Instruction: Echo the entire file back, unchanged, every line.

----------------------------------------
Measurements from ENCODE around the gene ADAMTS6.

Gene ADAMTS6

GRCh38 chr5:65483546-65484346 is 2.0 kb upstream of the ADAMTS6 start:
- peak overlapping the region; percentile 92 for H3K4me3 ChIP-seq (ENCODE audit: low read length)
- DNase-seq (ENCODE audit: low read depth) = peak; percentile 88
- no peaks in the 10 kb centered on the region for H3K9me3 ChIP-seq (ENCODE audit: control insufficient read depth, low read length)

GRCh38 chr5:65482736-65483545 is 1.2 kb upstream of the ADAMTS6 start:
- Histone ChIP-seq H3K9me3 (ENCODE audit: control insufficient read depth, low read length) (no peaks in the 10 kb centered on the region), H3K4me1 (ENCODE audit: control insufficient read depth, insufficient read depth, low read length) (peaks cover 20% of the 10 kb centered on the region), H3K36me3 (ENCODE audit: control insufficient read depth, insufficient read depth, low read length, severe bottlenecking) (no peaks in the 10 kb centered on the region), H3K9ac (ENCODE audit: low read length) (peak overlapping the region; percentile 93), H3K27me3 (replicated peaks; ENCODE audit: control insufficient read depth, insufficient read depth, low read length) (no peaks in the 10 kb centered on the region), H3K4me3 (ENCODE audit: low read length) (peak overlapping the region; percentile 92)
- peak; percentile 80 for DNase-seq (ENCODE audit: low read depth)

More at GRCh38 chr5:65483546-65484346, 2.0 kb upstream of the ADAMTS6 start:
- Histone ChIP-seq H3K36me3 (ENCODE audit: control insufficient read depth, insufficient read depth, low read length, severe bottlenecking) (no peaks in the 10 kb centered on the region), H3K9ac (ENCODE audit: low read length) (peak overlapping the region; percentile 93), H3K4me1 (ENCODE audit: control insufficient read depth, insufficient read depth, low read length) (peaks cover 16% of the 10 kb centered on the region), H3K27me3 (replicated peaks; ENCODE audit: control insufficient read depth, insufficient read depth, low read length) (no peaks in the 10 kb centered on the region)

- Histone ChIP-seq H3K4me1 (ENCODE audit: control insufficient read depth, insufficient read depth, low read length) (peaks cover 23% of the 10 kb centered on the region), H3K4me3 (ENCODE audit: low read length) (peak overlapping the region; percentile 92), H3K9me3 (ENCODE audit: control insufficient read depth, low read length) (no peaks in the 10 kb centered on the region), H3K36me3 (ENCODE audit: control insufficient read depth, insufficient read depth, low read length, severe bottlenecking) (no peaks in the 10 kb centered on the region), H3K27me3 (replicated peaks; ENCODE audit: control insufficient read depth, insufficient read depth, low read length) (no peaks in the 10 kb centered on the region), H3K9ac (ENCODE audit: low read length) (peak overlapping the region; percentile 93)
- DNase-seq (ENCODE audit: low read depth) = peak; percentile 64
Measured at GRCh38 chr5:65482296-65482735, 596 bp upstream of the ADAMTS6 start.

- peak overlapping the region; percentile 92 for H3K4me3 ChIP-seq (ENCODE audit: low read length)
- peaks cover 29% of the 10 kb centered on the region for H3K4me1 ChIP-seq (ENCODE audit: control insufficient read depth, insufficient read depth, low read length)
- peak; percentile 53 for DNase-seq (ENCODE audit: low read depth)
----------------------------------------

Measurements from ENCODE around the gene ADAMTS6.

Gene ADAMTS6

GRCh38 chr5:65483546-65484346 is 2.0 kb upstream of the ADAMTS6 start:
- peak overlapping the region; percentile 92 for H3K4me3 ChIP-seq (ENCODE audit: low read length)
- DNase-seq (ENCODE audit: low read depth) = peak; percentile 88
- no peaks in the 10 kb centered on the region for H3K9me3 ChIP-seq (ENCODE audit: control insufficient read depth, low read length)

GRCh38 chr5:65482736-65483545 is 1.2 kb upstream of the ADAMTS6 start:
- Histone ChIP-seq H3K9me3 (ENCODE audit: control insufficient read depth, low read length) (no peaks in the 10 kb centered on the region), H3K4me1 (ENCODE audit: control insufficient read depth, insufficient read depth, low read length) (peaks cover 20% of the 10 kb centered on the region), H3K36me3 (ENCODE audit: control insufficient read depth, insufficient read depth, low read length, severe bottlenecking) (no peaks in the 10 kb centered on the region), H3K9ac (ENCODE audit: low read length) (peak overlapping the region; percentile 93), H3K27me3 (replicated peaks; ENCODE audit: control insufficient read depth, insufficient read depth, low read length) (no peaks in the 10 kb centered on the region), H3K4me3 (ENCODE audit: low read length) (peak overlapping the region; percentile 92)
- peak; percentile 80 for DNase-seq (ENCODE audit: low read depth)

More at GRCh38 chr5:65483546-65484346, 2.0 kb upstream of the ADAMTS6 start:
- Histone ChIP-seq H3K36me3 (ENCODE audit: control insufficient read depth, insufficient read depth, low read length, severe bottlenecking) (no peaks in the 10 kb centered on the region), H3K9ac (ENCODE audit: low read length) (peak overlapping the region; percentile 93), H3K4me1 (ENCODE audit: control insufficient read depth, insufficient read depth, low read length) (peaks cover 16% of the 10 kb centered on the region), H3K27me3 (replicated peaks; ENCODE audit: control insufficient read depth, insufficient read depth, low read length) (no peaks in the 10 kb centered on the region)

- Histone ChIP-seq H3K4me1 (ENCODE audit: control insufficient read depth, insufficient read depth, low read length) (peaks cover 23% of the 10 kb centered on the region), H3K4me3 (ENCODE audit: low read length) (peak overlapping the region; percentile 92), H3K9me3 (ENCODE audit: control insufficient read depth, low read length) (no peaks in the 10 kb centered on the region), H3K36me3 (ENCODE audit: control insufficient read depth, insufficient read depth, low read length, severe bottlenecking) (no peaks in the 10 kb centered on the region), H3K27me3 (replicated peaks; ENCODE audit: control insufficient read depth, insufficient read depth, low read length) (no peaks in the 10 kb centered on the region), H3K9ac (ENCODE audit: low read length) (peak overlapping the region; percentile 93)
- DNase-seq (ENCODE audit: low read depth) = peak; percentile 64
Measured at GRCh38 chr5:65482296-65482735, 596 bp upstream of the ADAMTS6 start.

- peak overlapping the region; percentile 92 for H3K4me3 ChIP-seq (ENCODE audit: low read length)
- peaks cover 29% of the 10 kb centered on the region for H3K4me1 ChIP-seq (ENCODE audit: control insufficient read depth, insufficient read depth, low read length)
- peak; percentile 53 for DNase-seq (ENCODE audit: low read depth)